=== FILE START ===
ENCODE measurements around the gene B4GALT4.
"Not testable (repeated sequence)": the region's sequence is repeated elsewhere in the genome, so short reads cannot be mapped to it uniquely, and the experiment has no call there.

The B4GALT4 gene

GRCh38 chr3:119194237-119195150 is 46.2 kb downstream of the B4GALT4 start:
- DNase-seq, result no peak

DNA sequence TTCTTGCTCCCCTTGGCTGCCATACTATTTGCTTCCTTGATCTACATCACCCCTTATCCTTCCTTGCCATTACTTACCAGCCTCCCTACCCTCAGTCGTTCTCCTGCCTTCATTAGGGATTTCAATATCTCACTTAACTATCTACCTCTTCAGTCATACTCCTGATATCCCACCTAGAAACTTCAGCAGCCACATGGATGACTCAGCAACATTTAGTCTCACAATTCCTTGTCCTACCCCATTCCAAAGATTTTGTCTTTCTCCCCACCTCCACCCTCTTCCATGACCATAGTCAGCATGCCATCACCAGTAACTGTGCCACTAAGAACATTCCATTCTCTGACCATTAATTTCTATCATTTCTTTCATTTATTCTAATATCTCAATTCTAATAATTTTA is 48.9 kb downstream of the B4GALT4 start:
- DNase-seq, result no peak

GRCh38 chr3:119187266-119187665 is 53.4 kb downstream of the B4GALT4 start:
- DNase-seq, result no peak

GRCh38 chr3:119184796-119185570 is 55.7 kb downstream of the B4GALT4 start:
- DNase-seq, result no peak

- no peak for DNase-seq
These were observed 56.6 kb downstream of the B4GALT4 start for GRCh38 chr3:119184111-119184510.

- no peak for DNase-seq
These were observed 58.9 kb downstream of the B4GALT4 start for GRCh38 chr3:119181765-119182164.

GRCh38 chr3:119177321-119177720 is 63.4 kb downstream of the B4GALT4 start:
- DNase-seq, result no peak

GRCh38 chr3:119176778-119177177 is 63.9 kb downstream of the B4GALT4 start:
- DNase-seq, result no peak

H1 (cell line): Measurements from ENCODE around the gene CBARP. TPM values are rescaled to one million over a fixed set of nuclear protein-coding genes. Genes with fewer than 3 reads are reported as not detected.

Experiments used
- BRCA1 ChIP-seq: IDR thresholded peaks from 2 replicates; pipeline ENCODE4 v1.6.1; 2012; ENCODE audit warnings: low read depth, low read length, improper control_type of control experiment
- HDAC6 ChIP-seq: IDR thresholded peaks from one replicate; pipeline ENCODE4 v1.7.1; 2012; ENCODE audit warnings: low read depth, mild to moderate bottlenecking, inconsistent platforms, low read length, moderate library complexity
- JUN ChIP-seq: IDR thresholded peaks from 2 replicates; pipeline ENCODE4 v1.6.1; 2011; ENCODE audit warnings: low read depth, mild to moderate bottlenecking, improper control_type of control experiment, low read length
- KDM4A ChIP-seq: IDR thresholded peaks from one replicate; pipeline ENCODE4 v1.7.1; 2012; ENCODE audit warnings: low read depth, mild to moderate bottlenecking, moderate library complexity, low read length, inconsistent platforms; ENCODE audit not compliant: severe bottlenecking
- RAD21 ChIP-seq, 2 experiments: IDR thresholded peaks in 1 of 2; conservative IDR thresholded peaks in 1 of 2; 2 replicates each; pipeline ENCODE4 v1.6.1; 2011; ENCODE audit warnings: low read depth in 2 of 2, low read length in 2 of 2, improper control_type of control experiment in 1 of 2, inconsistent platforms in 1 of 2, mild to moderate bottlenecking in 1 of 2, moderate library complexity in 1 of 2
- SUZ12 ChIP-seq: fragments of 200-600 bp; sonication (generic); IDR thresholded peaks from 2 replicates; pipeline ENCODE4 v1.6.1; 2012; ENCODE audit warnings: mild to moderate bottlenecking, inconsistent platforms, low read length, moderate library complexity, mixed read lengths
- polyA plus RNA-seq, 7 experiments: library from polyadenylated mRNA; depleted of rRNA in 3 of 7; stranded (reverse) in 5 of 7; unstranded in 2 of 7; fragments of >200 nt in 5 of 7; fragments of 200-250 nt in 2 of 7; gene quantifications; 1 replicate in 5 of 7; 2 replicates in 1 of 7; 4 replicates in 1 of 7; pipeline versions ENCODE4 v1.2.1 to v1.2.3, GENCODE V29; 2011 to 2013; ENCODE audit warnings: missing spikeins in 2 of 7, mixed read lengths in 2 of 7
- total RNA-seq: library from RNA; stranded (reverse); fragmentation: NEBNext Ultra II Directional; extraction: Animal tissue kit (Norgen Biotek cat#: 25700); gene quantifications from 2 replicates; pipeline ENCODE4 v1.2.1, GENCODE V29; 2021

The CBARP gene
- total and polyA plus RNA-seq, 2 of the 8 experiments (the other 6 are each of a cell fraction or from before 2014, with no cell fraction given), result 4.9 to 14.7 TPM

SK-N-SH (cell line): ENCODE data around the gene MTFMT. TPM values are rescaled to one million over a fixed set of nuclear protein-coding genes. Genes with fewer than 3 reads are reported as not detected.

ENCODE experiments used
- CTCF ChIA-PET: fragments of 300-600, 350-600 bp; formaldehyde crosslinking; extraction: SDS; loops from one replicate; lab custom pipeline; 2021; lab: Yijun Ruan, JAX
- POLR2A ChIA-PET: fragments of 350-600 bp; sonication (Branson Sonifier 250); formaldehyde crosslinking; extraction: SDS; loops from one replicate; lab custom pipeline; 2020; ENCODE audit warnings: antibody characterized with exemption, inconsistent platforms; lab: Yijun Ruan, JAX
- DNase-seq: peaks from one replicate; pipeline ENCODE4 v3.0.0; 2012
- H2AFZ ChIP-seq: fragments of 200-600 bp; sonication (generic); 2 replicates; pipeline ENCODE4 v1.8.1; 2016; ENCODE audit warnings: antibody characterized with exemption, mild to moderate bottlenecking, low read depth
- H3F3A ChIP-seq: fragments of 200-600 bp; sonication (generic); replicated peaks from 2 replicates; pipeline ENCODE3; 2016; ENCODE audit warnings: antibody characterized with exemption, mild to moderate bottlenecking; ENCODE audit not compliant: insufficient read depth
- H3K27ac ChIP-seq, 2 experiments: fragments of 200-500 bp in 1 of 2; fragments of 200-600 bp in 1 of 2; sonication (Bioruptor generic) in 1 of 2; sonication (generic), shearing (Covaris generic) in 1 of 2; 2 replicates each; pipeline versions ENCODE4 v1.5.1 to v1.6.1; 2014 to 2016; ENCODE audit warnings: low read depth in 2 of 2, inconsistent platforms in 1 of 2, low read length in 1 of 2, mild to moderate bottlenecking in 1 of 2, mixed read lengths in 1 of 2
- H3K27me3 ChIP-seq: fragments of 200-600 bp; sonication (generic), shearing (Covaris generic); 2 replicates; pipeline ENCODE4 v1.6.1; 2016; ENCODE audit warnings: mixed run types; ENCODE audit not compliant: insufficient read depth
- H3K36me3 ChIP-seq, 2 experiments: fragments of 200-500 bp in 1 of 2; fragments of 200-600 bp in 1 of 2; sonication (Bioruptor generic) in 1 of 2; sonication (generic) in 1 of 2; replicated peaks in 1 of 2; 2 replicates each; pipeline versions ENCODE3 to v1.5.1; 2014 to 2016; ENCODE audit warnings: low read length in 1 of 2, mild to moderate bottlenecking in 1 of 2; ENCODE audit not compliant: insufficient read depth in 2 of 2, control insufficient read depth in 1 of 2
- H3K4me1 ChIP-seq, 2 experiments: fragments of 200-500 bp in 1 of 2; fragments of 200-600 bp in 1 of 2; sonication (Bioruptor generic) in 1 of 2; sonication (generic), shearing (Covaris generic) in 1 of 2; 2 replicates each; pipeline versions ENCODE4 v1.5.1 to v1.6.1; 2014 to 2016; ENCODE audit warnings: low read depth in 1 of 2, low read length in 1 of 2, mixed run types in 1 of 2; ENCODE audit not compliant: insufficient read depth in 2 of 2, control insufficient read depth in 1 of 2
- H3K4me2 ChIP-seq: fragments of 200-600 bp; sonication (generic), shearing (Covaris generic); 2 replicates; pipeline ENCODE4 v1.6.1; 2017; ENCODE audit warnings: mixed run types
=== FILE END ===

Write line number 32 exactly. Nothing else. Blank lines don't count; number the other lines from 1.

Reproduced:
SK-N-SH (cell line): ENCODE data around the gene MTFMT. TPM values are rescaled to one million over a fixed set of nuclear protein-coding genes. Genes with fewer than 3 reads are reported as not detected.